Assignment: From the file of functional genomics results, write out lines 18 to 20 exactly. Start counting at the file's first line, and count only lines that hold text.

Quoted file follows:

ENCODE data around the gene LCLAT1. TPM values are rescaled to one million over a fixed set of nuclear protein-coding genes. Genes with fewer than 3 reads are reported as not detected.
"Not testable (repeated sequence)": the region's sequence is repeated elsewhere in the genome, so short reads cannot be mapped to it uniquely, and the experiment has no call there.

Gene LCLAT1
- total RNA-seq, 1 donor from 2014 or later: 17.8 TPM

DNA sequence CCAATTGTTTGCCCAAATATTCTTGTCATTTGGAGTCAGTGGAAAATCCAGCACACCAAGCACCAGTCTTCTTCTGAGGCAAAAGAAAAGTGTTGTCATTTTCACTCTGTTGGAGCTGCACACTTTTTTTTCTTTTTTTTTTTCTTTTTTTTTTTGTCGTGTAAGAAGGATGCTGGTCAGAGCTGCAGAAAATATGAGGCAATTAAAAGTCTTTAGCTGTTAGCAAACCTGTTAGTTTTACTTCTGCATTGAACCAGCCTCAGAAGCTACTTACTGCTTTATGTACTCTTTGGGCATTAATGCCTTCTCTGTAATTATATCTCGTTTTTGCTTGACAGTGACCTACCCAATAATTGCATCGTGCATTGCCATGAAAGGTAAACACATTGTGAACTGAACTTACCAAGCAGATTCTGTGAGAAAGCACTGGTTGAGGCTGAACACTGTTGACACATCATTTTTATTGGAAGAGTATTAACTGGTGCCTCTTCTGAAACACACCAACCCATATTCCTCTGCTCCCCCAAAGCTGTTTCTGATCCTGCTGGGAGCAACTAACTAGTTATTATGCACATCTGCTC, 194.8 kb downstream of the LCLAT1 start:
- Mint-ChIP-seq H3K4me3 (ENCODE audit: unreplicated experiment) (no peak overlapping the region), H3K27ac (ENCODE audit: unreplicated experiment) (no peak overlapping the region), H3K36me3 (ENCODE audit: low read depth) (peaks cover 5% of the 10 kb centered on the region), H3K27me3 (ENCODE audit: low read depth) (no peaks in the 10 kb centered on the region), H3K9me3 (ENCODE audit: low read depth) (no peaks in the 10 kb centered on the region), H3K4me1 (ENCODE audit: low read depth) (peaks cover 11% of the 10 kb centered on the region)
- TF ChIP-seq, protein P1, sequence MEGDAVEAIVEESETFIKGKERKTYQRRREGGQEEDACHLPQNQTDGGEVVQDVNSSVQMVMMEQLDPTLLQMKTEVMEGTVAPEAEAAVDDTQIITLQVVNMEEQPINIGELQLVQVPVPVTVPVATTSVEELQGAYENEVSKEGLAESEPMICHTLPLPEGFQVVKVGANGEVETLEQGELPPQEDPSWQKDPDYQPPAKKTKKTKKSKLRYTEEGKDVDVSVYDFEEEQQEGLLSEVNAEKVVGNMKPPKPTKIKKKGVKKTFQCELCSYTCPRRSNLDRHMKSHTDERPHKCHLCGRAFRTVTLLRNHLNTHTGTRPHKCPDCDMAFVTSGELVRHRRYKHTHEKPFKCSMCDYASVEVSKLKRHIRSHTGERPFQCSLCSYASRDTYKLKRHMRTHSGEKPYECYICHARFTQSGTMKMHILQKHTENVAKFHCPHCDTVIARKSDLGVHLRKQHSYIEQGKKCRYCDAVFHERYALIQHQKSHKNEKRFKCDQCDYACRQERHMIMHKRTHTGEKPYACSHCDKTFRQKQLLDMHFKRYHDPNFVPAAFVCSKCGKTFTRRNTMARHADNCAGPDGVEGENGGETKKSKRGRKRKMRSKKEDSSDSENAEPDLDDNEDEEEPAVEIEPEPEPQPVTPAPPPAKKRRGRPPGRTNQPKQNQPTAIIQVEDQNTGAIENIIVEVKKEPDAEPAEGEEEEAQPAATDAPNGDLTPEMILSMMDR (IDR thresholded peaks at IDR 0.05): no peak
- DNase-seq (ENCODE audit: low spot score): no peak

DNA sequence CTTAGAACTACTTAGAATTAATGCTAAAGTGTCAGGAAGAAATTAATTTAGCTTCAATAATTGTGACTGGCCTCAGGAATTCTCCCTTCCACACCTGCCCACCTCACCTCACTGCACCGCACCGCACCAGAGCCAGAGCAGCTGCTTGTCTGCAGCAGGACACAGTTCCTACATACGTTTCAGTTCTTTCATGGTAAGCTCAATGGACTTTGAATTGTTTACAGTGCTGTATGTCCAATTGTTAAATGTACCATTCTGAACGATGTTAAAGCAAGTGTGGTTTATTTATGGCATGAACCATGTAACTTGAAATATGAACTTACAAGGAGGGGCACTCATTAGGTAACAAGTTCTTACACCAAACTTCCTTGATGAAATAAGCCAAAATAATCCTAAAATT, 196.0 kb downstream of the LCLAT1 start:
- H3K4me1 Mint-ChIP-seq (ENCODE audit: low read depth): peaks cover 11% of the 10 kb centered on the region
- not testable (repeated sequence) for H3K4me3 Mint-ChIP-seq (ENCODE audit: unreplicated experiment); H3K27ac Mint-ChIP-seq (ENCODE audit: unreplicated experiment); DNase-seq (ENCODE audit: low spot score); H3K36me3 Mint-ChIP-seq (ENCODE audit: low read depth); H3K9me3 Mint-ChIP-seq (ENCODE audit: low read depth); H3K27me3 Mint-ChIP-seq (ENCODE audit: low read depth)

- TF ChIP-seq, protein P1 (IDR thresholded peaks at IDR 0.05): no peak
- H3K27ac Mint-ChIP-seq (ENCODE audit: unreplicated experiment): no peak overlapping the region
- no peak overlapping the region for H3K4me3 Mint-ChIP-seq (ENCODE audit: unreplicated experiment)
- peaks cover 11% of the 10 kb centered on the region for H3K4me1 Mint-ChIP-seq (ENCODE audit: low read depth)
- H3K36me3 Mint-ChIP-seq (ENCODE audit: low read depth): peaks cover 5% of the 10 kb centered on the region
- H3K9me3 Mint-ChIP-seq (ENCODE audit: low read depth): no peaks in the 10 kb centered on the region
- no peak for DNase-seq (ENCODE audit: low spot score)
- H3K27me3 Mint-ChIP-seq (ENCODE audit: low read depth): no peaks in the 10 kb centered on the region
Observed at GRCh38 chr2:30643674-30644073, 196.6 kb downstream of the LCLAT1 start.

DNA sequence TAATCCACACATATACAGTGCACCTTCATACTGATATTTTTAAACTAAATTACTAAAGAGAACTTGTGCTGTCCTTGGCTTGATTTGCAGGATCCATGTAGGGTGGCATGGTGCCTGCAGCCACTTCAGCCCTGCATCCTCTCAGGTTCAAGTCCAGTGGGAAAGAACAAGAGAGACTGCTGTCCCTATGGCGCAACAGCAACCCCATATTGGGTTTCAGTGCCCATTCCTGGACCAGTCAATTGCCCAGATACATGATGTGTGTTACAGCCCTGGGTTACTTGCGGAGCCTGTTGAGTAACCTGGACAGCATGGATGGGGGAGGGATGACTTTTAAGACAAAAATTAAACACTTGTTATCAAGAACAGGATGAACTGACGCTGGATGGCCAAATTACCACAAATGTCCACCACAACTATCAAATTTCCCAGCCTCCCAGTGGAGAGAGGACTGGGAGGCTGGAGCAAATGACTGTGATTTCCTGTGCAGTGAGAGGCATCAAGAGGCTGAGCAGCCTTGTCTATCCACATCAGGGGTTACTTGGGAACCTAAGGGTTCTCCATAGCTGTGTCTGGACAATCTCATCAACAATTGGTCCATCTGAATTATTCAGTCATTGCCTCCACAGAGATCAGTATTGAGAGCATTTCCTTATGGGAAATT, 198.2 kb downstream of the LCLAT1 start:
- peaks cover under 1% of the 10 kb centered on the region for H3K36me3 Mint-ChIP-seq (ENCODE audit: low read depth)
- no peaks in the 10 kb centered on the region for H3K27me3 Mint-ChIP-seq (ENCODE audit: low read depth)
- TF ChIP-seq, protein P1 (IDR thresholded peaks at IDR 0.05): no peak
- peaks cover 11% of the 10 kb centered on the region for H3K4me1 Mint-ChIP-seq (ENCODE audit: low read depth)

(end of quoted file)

- no peak for DNase-seq (ENCODE audit: low spot score)
- H3K27me3 Mint-ChIP-seq (ENCODE audit: low read depth): no peaks in the 10 kb centered on the region
Observed at GRCh38 chr2:30643674-30644073, 196.6 kb downstream of the LCLAT1 start.